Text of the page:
It’s no secret that Doctor Who has always appealed to multiple generations. Adults appreciate the storylines and kids love the monsters – and vice versa. However, now the BBC is aiming for an even younger audience as they release a new book aimed at teaching children the alphabet through Doctor Who references.
L is for Letters
The book contains examples of Doctor Who related characters, objects and places beginning with each letter of the alphabet. Some letters have more than others – S is for Sontaran, Slitheen, Scarecrow, Sonic Screwdriver, Snowman and Silence, while L is just for London – and some choices make more sense than others. Why P is for the traumatic ‘parting’ (with a touching depiction of the wall scene from Doomsday) and not for Pyroviles, Psychic Paper or Pandorica I do not know.
As an educational tool, the book falls down a little towards the end. Y highlights ‘allons-y’, despite there being Yeti (which actually begin with a Y) on the page and the only thing they could come up with for X was ‘exterminate’. Admittedly there’s not much that starts with the letter X in Doctor Who – Xeraphin and Xylok were all I could think of – but they shouldn’t have accepted the challenge if they couldn’t deliver.
However, for the most part, the choices are fairly satisfying. Fan favourites such as fezzes, TARDIS and Cybermen are complimented with the more classic Zygons, celery and jelly babies. The book is also very up to date, with the latest companion, Bill, making an appearance here before she’d even debuted in Series 10.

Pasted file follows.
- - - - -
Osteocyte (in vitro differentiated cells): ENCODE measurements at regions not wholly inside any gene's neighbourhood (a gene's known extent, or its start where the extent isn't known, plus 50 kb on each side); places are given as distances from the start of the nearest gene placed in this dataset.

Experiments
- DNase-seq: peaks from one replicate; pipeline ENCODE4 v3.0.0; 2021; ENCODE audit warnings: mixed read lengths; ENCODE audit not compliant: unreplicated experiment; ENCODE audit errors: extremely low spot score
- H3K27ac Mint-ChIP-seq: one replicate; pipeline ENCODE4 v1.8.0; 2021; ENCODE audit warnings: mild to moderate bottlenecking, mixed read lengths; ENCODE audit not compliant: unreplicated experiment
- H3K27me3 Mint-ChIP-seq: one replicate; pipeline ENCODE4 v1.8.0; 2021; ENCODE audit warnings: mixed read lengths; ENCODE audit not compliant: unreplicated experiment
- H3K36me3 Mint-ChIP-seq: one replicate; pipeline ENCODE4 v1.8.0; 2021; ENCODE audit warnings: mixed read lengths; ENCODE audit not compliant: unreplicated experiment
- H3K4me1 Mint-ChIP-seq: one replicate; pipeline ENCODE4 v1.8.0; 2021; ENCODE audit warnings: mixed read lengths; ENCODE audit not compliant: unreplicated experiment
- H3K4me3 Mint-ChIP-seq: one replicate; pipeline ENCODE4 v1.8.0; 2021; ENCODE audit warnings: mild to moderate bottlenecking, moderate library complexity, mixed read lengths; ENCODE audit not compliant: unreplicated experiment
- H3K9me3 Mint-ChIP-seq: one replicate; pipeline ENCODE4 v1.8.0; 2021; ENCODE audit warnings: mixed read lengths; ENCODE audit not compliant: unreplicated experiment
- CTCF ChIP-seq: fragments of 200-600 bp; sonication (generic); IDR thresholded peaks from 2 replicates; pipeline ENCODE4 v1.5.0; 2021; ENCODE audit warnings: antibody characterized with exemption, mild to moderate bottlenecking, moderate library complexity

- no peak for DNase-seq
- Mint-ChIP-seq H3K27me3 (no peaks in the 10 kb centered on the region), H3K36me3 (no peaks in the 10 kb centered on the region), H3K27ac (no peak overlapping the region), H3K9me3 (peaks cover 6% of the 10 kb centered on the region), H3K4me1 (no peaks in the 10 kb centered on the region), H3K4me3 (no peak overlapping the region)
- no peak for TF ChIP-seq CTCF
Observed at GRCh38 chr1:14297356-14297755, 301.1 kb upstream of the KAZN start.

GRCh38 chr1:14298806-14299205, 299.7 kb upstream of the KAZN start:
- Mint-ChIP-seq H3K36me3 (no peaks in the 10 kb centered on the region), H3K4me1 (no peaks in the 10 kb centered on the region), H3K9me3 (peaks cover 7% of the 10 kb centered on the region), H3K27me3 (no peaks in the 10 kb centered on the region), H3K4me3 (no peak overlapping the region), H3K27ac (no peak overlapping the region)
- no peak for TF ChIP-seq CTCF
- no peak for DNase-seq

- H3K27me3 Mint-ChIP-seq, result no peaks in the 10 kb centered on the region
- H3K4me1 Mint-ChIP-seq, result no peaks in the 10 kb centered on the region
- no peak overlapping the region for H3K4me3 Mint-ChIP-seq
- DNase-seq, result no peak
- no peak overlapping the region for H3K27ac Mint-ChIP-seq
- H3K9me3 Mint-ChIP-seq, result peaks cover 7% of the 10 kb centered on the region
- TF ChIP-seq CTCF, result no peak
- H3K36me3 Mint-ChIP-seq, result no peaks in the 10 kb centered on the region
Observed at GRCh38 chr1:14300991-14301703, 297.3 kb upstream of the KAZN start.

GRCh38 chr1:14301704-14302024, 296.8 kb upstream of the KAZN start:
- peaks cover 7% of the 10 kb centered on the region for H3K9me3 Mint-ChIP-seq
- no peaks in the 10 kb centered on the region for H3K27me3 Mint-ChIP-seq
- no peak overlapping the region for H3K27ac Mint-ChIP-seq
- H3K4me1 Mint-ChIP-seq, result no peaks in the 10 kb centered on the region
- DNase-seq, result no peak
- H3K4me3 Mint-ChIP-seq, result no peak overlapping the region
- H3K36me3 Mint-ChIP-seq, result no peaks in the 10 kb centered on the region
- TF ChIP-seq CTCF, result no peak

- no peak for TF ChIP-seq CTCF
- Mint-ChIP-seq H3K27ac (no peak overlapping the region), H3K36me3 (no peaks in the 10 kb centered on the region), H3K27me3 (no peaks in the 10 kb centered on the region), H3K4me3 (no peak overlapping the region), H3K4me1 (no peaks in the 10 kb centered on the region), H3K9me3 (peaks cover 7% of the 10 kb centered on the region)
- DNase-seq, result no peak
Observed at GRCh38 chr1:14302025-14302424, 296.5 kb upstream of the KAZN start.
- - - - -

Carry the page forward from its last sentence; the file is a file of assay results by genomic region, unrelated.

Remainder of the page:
D is for Design
Whilst the letters may not be perfect, the design is definitely on point. Adam Howling’s illustrations offer a good likeness of our favourite characters and objects in a simple, friendly style. The Doctors in particular look very affable, with their rosy cheeks and charming expressions.
We are treated to depictions of every Doctor and Master, as well as stunning recreations of Gallifrey and New New York. The simple style, clean typography and use of bold, primary colours makes this perfect for a younger audience, but the slightly saturated colours and grainy texture make it a aesthetically interesting.
T is for Taste Test
Although I enjoyed the book and can appreciate the design, I am not exactly the target market for this kind of book, so I thought it only fair to ask someone a little younger to give his opinion on the book – my 11 month old nephew, Max.
When I presented the book to him, it was met with an excited ‘ooh!’ and he flipped through the pages, pointing out the Cyberman and fish fingers as his clear favourites. As most things generally do with 11 month year old children, the book soon ended up in his mouth and he seemed to enjoy the taste!
S is for Summary
People don’t tend to expect much from children’s books, but T is for TARDIS proves that you can have a book that is educational, interesting and well designed. Whilst it’s unlikely your child’s first words will be Adipose or Racnoss, the book is a fun way to introduce children to the Doctor Who universe. I would definitely recommend it for any Whovians with children… or without.
T is for TARDIS is available for £7.99 on Amazon here.